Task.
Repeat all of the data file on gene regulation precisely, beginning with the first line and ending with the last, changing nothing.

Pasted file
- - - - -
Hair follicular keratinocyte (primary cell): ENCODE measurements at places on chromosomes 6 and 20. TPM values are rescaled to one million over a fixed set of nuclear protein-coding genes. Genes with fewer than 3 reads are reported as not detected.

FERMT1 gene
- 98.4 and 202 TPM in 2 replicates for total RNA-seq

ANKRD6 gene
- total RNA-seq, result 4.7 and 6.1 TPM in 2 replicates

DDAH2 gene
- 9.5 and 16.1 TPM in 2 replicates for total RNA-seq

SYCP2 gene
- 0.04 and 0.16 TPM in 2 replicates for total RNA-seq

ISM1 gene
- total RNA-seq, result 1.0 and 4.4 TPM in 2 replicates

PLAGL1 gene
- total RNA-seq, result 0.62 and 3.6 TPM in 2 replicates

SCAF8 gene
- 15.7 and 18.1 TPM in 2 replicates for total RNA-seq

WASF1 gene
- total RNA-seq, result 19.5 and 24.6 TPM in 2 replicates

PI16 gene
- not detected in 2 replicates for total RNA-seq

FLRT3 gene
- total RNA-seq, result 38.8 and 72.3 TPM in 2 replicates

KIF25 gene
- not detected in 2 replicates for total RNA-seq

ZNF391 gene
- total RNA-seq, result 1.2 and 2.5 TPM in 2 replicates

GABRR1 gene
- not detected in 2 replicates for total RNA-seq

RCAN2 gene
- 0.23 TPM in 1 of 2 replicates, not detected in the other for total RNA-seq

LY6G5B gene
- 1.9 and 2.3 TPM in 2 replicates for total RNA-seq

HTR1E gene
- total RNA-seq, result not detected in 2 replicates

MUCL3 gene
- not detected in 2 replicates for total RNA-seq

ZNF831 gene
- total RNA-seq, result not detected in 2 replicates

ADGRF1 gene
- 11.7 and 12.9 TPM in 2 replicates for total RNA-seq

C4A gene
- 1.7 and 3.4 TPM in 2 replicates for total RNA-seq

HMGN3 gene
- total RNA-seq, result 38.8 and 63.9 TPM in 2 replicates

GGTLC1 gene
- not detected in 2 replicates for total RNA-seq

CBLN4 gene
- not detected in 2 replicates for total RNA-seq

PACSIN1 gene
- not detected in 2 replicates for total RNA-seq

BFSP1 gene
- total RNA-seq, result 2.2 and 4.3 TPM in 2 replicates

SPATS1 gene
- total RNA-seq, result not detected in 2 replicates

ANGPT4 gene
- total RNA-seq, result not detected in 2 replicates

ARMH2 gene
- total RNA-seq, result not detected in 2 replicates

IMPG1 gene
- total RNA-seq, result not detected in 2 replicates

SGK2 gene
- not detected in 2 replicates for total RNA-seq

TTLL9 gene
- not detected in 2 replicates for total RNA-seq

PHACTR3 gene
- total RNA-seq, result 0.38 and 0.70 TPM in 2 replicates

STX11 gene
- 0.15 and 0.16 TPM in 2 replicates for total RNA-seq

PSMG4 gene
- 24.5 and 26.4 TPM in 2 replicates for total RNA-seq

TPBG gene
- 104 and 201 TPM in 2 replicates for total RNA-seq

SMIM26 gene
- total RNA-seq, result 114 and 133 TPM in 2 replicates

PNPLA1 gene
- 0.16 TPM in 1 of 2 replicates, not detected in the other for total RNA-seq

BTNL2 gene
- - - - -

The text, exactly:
Hair follicular keratinocyte (primary cell): ENCODE measurements at places on chromosomes 6 and 20. TPM values are rescaled to one million over a fixed set of nuclear protein-coding genes. Genes with fewer than 3 reads are reported as not detected.

FERMT1 gene
- 98.4 and 202 TPM in 2 replicates for total RNA-seq

ANKRD6 gene
- total RNA-seq, result 4.7 and 6.1 TPM in 2 replicates

DDAH2 gene
- 9.5 and 16.1 TPM in 2 replicates for total RNA-seq

SYCP2 gene
- 0.04 and 0.16 TPM in 2 replicates for total RNA-seq

ISM1 gene
- total RNA-seq, result 1.0 and 4.4 TPM in 2 replicates

PLAGL1 gene
- total RNA-seq, result 0.62 and 3.6 TPM in 2 replicates

SCAF8 gene
- 15.7 and 18.1 TPM in 2 replicates for total RNA-seq

WASF1 gene
- total RNA-seq, result 19.5 and 24.6 TPM in 2 replicates

PI16 gene
- not detected in 2 replicates for total RNA-seq

FLRT3 gene
- total RNA-seq, result 38.8 and 72.3 TPM in 2 replicates

KIF25 gene
- not detected in 2 replicates for total RNA-seq

ZNF391 gene
- total RNA-seq, result 1.2 and 2.5 TPM in 2 replicates

GABRR1 gene
- not detected in 2 replicates for total RNA-seq

RCAN2 gene
- 0.23 TPM in 1 of 2 replicates, not detected in the other for total RNA-seq

LY6G5B gene
- 1.9 and 2.3 TPM in 2 replicates for total RNA-seq

HTR1E gene
- total RNA-seq, result not detected in 2 replicates

MUCL3 gene
- not detected in 2 replicates for total RNA-seq

ZNF831 gene
- total RNA-seq, result not detected in 2 replicates

ADGRF1 gene
- 11.7 and 12.9 TPM in 2 replicates for total RNA-seq

C4A gene
- 1.7 and 3.4 TPM in 2 replicates for total RNA-seq

HMGN3 gene
- total RNA-seq, result 38.8 and 63.9 TPM in 2 replicates

GGTLC1 gene
- not detected in 2 replicates for total RNA-seq

CBLN4 gene
- not detected in 2 replicates for total RNA-seq

PACSIN1 gene
- not detected in 2 replicates for total RNA-seq

BFSP1 gene
- total RNA-seq, result 2.2 and 4.3 TPM in 2 replicates

SPATS1 gene
- total RNA-seq, result not detected in 2 replicates

ANGPT4 gene
- total RNA-seq, result not detected in 2 replicates

ARMH2 gene
- total RNA-seq, result not detected in 2 replicates

IMPG1 gene
- total RNA-seq, result not detected in 2 replicates

SGK2 gene
- not detected in 2 replicates for total RNA-seq

TTLL9 gene
- not detected in 2 replicates for total RNA-seq

PHACTR3 gene
- total RNA-seq, result 0.38 and 0.70 TPM in 2 replicates

STX11 gene
- 0.15 and 0.16 TPM in 2 replicates for total RNA-seq

PSMG4 gene
- 24.5 and 26.4 TPM in 2 replicates for total RNA-seq

TPBG gene
- 104 and 201 TPM in 2 replicates for total RNA-seq

SMIM26 gene
- total RNA-seq, result 114 and 133 TPM in 2 replicates

PNPLA1 gene
- 0.16 TPM in 1 of 2 replicates, not detected in the other for total RNA-seq

BTNL2 gene